July 21, 2019

Brief synopsis of the readings: In Genesis we find Abraham sitting in his tent in the hottest part of the day. He saw three travelers and greeted them. At Abraham’s instruction Sarah prepared a meal for them. When they asked about Sarah Abraham told them she was in the tent. One of them told Abraham they would visit again in a year, and by then Sarah would have a son. In Luke’s Gospel visits the sisters Martha and Mary. As Jesus taught, Mary sat at his feet as Martha did all the serving. Exasperated, Martha complained to Jesus and asked him to tell Mary to help her. Instead Jesus told Martha that Mary chose the better part.

Too often I find myself frustrated by people who read Scripture in a way that ignores the setting where it was written and the reason they wrote. They read Leviticus to prove that God hates homosexuals, that John’s Gospel demonizes today’s Jews (and allows antisemitism), and that Paul’s writings justifies discrimination against womens’ role in ministry.

Today’s Gospel goes the other way. It’s a fairly simple story: Martha and Mary welcomed Jesus into their home and Jesus began to teach. But while Mary sat at Jesus’ feet and listened to him, Martha busied herself with her role as hostess. And when Martha complained, Jesus sided with Mary. For much of my life I believed that Martha had a point. For those of us who grew up in a household where “doing the dishes” was a chore, we knew well when a sibling or roommate abdicated this responsibility.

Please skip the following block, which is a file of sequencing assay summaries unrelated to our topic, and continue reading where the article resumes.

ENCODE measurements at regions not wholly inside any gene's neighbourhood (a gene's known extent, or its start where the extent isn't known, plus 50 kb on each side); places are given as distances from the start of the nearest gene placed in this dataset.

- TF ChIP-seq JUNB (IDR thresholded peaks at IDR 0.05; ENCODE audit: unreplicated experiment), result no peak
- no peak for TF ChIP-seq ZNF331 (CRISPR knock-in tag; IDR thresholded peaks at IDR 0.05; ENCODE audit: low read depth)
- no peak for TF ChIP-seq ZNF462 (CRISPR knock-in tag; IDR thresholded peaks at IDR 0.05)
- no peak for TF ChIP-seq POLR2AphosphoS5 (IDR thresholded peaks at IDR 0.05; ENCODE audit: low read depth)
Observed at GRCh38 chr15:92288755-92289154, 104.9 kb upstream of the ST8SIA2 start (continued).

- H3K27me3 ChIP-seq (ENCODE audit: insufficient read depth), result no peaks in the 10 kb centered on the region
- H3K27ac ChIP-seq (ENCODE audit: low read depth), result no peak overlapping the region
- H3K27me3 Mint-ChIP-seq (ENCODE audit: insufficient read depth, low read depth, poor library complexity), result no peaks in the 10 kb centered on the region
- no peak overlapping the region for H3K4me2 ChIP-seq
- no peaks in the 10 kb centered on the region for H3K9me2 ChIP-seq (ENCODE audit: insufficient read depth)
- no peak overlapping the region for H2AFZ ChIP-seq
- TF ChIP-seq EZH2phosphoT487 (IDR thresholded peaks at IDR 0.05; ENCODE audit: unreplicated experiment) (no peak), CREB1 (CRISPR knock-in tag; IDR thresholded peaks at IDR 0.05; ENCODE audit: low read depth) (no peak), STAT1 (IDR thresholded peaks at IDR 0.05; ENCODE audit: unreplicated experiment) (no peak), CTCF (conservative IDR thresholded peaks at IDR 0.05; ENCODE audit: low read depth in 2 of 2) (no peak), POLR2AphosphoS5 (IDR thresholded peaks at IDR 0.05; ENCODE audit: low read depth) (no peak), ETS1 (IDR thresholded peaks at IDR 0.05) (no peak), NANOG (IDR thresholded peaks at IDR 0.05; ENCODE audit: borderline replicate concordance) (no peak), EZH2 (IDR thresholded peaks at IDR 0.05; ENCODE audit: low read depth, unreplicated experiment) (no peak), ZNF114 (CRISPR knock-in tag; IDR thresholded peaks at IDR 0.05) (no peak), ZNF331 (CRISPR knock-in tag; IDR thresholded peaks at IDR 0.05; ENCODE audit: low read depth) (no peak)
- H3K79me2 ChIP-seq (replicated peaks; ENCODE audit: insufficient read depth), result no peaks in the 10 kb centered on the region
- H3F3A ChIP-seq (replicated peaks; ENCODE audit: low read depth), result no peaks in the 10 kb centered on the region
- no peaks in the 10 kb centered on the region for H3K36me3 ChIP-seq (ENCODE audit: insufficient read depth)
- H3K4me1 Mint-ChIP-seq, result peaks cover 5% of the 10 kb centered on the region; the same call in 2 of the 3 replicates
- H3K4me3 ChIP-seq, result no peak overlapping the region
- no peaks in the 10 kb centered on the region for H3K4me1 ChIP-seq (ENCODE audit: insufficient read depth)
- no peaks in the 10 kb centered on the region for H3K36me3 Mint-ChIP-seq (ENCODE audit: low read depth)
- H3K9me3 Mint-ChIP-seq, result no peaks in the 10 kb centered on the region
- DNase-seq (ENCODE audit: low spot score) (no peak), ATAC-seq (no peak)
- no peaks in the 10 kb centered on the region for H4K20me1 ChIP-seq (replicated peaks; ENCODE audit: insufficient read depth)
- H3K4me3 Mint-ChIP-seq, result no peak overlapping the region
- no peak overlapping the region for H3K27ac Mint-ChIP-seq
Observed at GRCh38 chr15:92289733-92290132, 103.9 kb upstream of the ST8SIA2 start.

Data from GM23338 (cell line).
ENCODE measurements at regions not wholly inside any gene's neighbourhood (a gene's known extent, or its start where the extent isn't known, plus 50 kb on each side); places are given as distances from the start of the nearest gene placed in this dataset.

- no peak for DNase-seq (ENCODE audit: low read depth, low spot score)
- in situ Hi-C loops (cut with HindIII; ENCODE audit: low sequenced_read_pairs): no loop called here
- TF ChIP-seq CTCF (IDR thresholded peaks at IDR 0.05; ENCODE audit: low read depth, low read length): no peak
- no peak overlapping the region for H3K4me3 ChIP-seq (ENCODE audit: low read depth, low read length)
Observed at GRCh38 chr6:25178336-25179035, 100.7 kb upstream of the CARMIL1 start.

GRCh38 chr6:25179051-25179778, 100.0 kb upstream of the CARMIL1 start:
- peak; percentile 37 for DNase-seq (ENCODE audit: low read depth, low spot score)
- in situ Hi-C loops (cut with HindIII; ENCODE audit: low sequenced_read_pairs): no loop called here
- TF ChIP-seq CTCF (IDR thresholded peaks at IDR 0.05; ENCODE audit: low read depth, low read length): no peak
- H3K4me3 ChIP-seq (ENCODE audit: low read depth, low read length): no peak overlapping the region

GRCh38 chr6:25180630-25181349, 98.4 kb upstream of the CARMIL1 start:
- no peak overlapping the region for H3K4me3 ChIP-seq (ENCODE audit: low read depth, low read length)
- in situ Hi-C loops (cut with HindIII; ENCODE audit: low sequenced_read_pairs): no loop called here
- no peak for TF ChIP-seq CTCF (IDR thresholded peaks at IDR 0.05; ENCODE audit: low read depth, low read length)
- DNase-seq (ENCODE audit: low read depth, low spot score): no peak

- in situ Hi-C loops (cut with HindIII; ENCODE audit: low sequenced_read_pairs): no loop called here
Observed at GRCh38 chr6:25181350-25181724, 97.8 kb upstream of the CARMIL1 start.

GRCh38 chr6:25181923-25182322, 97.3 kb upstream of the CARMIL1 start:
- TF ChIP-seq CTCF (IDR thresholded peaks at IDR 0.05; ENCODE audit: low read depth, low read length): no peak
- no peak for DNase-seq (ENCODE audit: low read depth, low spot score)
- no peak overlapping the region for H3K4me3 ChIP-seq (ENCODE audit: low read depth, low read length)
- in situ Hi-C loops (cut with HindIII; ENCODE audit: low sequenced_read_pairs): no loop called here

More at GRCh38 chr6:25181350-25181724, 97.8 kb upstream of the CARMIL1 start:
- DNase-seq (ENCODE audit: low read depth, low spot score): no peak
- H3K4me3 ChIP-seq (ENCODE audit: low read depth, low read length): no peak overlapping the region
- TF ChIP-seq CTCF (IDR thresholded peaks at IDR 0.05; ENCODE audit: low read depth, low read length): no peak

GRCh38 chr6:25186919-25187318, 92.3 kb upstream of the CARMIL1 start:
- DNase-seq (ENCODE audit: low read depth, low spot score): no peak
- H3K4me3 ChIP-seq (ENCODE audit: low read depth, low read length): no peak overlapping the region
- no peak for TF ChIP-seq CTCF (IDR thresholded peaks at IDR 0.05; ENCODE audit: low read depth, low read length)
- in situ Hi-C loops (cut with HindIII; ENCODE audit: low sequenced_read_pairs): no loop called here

But more to the point, many readers see this in the context of “work/life balance,” the idea that we are called to spend some time in work and some time in prayer. In other words this came to be known as a the dichotomy of “contemplation and action.” Like many, I was told that I need to find my place as both Martha and Mary. The Christian singer Amy Grant wrote about it in her 1977 song “Mountain Top.” In that song she wrote about how her desire to worship God called her to climb the mountain for prayer, but that prayer also called her to descend the mountain and care for others.

OK, I love work/life balance, and I love Amy Grant’s music, but I don’t think this Gospel calls us to professional boundaries. I’ve sat through countless lectures/powerpoints/presentations that told me that we should fear workaholism. I accept that none of us should work 24/7 and be available at all times, but I also recognize that today’s Gospel doesn’t call us to find the balance between doing the dishes and listening to Jesus.

Instead I think today’s Gospel calls us to inclusivity. I find it interesting that Jesus was welcomed into this home by Mary and her sister Martha. In a patriarchal society like the this one, we should notice that the home is described as belonging to Mary and Martha. Did neither of them have a husband? Was the home not owned by their father, or uncle, one of their sons, or another male family member? The only man in this Gospel is Jesus.

In this section of Luke’s Gospel we find Jesus journeying to Jerusalem where he will will be arrested, crucified, killed, buried, and where he will return from the dead. He traveled with a group of his followers and today’s Gospel may give us the false idea that there were only three people involved in this scene.